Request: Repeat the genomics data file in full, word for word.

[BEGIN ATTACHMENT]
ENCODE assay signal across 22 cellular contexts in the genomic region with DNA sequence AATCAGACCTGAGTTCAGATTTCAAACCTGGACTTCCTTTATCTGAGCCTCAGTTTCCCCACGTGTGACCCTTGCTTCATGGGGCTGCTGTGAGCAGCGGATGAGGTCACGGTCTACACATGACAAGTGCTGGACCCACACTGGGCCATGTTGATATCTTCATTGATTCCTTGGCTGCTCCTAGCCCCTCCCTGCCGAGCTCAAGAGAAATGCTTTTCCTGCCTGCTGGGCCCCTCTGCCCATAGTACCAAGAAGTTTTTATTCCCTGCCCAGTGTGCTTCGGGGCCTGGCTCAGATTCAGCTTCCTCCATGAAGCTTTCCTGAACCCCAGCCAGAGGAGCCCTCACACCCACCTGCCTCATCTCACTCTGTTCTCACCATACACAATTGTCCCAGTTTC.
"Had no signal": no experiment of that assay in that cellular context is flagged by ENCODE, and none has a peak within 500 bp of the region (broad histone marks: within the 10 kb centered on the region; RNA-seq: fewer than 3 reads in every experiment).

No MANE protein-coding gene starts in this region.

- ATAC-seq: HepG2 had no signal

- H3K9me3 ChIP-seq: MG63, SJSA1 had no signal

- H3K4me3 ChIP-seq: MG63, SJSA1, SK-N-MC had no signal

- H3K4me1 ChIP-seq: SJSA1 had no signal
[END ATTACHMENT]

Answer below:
ENCODE assay signal across 22 cellular contexts in the genomic region with DNA sequence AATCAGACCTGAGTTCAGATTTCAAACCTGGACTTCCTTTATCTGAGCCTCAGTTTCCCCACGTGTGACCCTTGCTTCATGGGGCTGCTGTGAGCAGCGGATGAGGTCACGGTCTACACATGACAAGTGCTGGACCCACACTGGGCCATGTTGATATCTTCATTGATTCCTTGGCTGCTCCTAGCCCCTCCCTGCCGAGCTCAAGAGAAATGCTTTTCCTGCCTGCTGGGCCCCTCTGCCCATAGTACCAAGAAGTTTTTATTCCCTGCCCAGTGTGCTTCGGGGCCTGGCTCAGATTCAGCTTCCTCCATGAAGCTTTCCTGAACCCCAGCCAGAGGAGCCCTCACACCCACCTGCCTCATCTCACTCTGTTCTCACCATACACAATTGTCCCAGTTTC.
"Had no signal": no experiment of that assay in that cellular context is flagged by ENCODE, and none has a peak within 500 bp of the region (broad histone marks: within the 10 kb centered on the region; RNA-seq: fewer than 3 reads in every experiment).

No MANE protein-coding gene starts in this region.

- ATAC-seq: HepG2 had no signal

- H3K9me3 ChIP-seq: MG63, SJSA1 had no signal

- H3K4me3 ChIP-seq: MG63, SJSA1, SK-N-MC had no signal

- H3K4me1 ChIP-seq: SJSA1 had no signal